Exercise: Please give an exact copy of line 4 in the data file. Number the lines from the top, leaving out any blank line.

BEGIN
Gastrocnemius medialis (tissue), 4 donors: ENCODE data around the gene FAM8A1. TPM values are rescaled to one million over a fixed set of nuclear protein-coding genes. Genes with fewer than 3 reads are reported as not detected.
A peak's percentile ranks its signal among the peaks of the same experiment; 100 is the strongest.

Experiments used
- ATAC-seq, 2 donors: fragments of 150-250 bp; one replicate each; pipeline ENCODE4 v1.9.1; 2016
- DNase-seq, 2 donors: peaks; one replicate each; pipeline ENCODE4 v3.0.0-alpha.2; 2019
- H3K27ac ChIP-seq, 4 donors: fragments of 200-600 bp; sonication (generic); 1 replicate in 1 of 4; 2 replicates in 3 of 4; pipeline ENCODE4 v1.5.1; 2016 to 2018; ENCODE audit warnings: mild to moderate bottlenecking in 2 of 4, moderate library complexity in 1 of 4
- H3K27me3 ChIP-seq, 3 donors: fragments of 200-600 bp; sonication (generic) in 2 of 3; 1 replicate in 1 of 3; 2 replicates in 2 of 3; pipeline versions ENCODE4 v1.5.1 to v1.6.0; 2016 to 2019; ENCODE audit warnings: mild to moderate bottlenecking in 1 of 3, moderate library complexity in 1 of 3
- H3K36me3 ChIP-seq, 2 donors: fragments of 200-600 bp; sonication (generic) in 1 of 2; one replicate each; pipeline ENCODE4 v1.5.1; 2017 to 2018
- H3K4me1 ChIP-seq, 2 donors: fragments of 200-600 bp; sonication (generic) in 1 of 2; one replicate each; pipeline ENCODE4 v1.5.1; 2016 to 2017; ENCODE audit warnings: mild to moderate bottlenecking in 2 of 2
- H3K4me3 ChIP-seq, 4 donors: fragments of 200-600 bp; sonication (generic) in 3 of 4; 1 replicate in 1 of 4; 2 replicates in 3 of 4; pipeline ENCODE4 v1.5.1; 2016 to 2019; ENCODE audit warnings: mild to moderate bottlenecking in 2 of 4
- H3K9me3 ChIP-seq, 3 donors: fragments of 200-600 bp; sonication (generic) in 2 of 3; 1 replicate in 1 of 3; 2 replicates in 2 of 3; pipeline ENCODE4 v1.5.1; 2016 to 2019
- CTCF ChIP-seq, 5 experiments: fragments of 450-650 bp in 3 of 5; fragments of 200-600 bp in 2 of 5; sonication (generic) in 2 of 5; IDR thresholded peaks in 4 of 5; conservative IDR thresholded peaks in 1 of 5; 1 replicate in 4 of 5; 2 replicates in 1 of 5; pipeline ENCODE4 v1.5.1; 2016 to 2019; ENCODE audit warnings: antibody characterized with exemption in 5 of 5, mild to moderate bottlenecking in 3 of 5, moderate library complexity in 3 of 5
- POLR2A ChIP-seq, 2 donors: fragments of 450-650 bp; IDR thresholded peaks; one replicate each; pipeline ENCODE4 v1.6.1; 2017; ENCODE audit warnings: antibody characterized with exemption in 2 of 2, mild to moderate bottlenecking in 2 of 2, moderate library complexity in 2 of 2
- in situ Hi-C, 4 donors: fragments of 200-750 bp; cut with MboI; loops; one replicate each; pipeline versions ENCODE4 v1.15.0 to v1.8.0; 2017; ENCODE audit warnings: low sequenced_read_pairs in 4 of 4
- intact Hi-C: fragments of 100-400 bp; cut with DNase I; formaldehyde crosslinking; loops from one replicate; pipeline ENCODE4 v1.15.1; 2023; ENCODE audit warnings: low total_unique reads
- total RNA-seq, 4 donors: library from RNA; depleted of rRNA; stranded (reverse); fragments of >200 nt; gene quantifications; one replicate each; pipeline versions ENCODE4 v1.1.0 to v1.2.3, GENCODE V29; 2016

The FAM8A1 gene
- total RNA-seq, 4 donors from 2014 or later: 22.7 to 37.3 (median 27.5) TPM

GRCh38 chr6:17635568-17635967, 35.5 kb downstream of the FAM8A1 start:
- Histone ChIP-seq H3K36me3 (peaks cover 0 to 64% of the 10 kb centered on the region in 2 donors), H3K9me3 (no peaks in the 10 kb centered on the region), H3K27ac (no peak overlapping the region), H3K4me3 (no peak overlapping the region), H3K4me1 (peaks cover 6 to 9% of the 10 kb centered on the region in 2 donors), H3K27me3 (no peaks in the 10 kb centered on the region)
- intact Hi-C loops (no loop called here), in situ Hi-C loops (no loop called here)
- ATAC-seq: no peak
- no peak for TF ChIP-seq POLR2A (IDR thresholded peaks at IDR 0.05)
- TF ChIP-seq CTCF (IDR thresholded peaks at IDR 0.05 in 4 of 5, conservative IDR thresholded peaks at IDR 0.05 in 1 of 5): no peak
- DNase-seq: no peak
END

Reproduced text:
- ATAC-seq, 2 donors: fragments of 150-250 bp; one replicate each; pipeline ENCODE4 v1.9.1; 2016